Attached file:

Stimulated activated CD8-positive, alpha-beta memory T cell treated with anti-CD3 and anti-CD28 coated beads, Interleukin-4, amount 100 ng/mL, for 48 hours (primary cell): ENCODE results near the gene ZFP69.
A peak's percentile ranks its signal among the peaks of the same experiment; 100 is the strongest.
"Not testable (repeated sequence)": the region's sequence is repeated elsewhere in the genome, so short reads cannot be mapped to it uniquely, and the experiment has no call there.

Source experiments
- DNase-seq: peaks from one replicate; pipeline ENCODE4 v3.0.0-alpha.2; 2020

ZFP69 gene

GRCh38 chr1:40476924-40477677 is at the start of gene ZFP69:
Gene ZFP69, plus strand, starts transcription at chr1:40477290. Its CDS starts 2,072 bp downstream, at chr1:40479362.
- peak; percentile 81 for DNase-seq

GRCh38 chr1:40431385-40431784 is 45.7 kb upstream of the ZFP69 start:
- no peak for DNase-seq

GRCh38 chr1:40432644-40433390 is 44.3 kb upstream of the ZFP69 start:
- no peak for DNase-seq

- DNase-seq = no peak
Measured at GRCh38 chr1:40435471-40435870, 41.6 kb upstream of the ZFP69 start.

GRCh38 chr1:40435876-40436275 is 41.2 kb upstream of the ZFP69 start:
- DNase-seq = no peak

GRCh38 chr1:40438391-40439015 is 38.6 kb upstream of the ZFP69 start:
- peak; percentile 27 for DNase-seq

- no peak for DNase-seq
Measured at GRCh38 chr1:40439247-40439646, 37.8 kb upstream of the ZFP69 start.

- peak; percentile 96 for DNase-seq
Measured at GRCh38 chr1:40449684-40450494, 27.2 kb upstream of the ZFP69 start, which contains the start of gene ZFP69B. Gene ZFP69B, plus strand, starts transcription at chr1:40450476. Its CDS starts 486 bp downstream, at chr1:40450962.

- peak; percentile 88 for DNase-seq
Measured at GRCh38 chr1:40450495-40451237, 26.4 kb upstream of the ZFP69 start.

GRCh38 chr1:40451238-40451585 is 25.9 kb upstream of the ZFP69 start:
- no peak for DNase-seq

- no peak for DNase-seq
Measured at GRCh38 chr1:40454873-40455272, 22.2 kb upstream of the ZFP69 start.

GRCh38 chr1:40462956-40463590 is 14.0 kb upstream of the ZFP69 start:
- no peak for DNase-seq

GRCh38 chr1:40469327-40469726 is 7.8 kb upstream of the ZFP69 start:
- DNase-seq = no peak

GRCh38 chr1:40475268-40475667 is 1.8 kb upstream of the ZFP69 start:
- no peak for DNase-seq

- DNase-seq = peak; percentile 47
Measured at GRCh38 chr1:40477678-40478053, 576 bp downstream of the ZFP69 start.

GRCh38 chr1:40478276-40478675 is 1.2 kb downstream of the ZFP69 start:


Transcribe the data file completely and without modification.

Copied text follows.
Stimulated activated CD8-positive, alpha-beta memory T cell treated with anti-CD3 and anti-CD28 coated beads, Interleukin-4, amount 100 ng/mL, for 48 hours (primary cell): ENCODE results near the gene ZFP69.
A peak's percentile ranks its signal among the peaks of the same experiment; 100 is the strongest.
"Not testable (repeated sequence)": the region's sequence is repeated elsewhere in the genome, so short reads cannot be mapped to it uniquely, and the experiment has no call there.

Source experiments
- DNase-seq: peaks from one replicate; pipeline ENCODE4 v3.0.0-alpha.2; 2020

ZFP69 gene

GRCh38 chr1:40476924-40477677 is at the start of gene ZFP69:
Gene ZFP69, plus strand, starts transcription at chr1:40477290. Its CDS starts 2,072 bp downstream, at chr1:40479362.
- peak; percentile 81 for DNase-seq

GRCh38 chr1:40431385-40431784 is 45.7 kb upstream of the ZFP69 start:
- no peak for DNase-seq

GRCh38 chr1:40432644-40433390 is 44.3 kb upstream of the ZFP69 start:
- no peak for DNase-seq

- DNase-seq = no peak
Measured at GRCh38 chr1:40435471-40435870, 41.6 kb upstream of the ZFP69 start.

GRCh38 chr1:40435876-40436275 is 41.2 kb upstream of the ZFP69 start:
- DNase-seq = no peak

GRCh38 chr1:40438391-40439015 is 38.6 kb upstream of the ZFP69 start:
- peak; percentile 27 for DNase-seq

- no peak for DNase-seq
Measured at GRCh38 chr1:40439247-40439646, 37.8 kb upstream of the ZFP69 start.

- peak; percentile 96 for DNase-seq
Measured at GRCh38 chr1:40449684-40450494, 27.2 kb upstream of the ZFP69 start, which contains the start of gene ZFP69B. Gene ZFP69B, plus strand, starts transcription at chr1:40450476. Its CDS starts 486 bp downstream, at chr1:40450962.

- peak; percentile 88 for DNase-seq
Measured at GRCh38 chr1:40450495-40451237, 26.4 kb upstream of the ZFP69 start.

GRCh38 chr1:40451238-40451585 is 25.9 kb upstream of the ZFP69 start:
- no peak for DNase-seq

- no peak for DNase-seq
Measured at GRCh38 chr1:40454873-40455272, 22.2 kb upstream of the ZFP69 start.

GRCh38 chr1:40462956-40463590 is 14.0 kb upstream of the ZFP69 start:
- no peak for DNase-seq

GRCh38 chr1:40469327-40469726 is 7.8 kb upstream of the ZFP69 start:
- DNase-seq = no peak

GRCh38 chr1:40475268-40475667 is 1.8 kb upstream of the ZFP69 start:
- no peak for DNase-seq

- DNase-seq = peak; percentile 47
Measured at GRCh38 chr1:40477678-40478053, 576 bp downstream of the ZFP69 start.

GRCh38 chr1:40478276-40478675 is 1.2 kb downstream of the ZFP69 start: